There is no cure for distemper. Treatment consists of supportive care and efforts to prevent secondary infections, control symptoms of vomiting, seizures and more. If the animal survives the symptoms, it is hoped that the dog’s immune system will have a chance to fight it off. Infected dogs can shed the virus for months.
Infectious canine hepatitis is a highly contagious viral infection that affects the liver, kidneys, spleen, lungs, and the eyes of the affected dog. This disease of the liver is caused by a virus that is unrelated to the human form of hepatitis. Symptoms range from a slight fever and congestion of the mucous membranes to vomiting, jaundice, stomach enlargement, and pain around the liver. Many dogs can overcome the mild form of the disease, but the severe form can kill. There is no cure, but doctors can treat the symptoms.
This is one of several viruses that can contribute to kennel cough.
The canine coronavirus is not the same virus that causes COVID-19 in people. COVID-19 is not thought to be a health threat to dogs, and there is no evidence it makes dogs sick. Canine coronavirus usually affects dogs’ gastrointestinal systems, though it can also cause respiratory infections. Signs include most GI symptoms, including loss of appetite, vomiting, and diarrhea. Doctors can keep a dog hydrated, warm, and comfortable, and help alleviate nausea, but no drug kills coronaviruses.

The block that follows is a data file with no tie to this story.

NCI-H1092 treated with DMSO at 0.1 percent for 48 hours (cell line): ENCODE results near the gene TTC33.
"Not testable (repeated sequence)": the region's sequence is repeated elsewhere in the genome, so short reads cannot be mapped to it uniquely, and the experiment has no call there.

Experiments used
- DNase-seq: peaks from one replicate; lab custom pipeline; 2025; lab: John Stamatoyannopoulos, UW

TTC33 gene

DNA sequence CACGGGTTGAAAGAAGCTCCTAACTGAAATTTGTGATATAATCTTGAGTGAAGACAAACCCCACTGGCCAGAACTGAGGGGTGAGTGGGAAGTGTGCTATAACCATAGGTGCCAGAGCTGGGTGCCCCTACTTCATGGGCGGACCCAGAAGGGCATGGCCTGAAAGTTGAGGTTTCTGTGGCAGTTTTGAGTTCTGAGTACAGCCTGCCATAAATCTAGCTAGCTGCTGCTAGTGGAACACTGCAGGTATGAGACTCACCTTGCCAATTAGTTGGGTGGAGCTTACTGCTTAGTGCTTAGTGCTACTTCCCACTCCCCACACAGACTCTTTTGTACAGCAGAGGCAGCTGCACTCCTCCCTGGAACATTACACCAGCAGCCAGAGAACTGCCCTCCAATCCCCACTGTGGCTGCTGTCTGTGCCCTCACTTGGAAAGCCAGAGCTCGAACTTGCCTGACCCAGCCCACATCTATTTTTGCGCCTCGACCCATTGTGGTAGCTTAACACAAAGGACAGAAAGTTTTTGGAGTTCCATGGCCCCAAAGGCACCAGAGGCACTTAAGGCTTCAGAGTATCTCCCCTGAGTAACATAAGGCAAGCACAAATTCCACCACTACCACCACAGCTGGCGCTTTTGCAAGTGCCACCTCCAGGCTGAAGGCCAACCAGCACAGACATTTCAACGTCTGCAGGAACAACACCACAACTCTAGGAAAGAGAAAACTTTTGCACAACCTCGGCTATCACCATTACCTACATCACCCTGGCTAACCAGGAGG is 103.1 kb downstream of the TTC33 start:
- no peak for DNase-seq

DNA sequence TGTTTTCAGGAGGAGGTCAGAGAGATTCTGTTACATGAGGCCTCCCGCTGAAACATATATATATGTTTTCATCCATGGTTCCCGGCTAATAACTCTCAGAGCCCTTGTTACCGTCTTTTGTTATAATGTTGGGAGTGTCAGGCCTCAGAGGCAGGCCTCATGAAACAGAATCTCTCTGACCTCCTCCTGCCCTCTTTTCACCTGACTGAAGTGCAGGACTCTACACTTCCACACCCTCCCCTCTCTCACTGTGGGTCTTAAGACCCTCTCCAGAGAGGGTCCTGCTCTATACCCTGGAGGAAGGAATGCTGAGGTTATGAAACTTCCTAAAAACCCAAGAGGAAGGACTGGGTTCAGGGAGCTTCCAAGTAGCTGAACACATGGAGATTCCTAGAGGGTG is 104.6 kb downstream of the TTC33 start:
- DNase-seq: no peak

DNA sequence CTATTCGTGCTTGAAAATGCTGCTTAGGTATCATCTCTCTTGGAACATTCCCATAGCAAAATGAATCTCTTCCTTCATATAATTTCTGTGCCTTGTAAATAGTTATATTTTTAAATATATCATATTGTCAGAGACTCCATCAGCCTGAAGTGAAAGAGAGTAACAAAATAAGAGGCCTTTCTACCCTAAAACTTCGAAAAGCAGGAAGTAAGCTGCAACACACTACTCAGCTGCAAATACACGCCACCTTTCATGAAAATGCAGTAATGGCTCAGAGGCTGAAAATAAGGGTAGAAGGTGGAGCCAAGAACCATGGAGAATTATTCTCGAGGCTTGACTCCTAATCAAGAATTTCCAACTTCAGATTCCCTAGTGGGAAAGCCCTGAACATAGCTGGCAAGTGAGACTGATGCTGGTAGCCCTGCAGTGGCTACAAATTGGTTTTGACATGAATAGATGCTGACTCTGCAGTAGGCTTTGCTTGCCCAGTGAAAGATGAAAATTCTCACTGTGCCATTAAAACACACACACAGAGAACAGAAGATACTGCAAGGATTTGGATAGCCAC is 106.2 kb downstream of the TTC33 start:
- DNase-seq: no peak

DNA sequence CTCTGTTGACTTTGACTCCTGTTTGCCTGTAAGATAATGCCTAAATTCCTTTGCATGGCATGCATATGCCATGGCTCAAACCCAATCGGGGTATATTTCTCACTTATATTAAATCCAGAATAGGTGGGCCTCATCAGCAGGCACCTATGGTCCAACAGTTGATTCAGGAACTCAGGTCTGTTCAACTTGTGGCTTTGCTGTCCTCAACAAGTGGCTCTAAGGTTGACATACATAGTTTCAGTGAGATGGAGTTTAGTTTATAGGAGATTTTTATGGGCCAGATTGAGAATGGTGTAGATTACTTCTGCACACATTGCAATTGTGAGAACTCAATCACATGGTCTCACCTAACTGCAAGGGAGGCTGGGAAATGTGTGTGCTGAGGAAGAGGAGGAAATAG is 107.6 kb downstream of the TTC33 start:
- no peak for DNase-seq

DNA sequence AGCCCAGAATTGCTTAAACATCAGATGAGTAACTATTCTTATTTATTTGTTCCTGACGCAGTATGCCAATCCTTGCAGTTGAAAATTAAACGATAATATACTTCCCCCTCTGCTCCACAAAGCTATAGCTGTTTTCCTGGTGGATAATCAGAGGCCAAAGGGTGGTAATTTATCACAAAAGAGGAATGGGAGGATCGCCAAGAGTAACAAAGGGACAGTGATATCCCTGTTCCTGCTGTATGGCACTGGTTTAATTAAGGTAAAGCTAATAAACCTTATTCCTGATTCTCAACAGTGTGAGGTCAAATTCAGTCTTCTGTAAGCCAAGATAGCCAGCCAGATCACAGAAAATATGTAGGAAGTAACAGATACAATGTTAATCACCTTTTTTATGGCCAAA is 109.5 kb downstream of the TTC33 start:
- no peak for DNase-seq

When your puppy is around 12-to-16 weeks, talk to your vet about starting a heartworm preventive medication. Though there is no vaccine for heartworm in dogs, it is preventable with regularly administered heartworm medication that your veterinarian will prescribe.
The name is descriptive — these worms lodge in the right side of the heart and the pulmonary arteries (that send blood to the lungs), though they can travel through the rest of the body and sometimes invade the liver and kidneys. The worms can grow to 14 inches long and, if clumped together, block and injure organs.
A new heartworm infection often causes no symptoms, though dogs in later stages of the disease may cough, become lethargic, lose their appetite or have difficulty breathing. Infected dogs may tire after mild exercise. Unlike most of the conditions listed here, which are passed by urine, feces, and other body fluids, heartworms are transmitted by mosquitoes. Therefore, diagnosis is made via a blood test and not a fecal exam.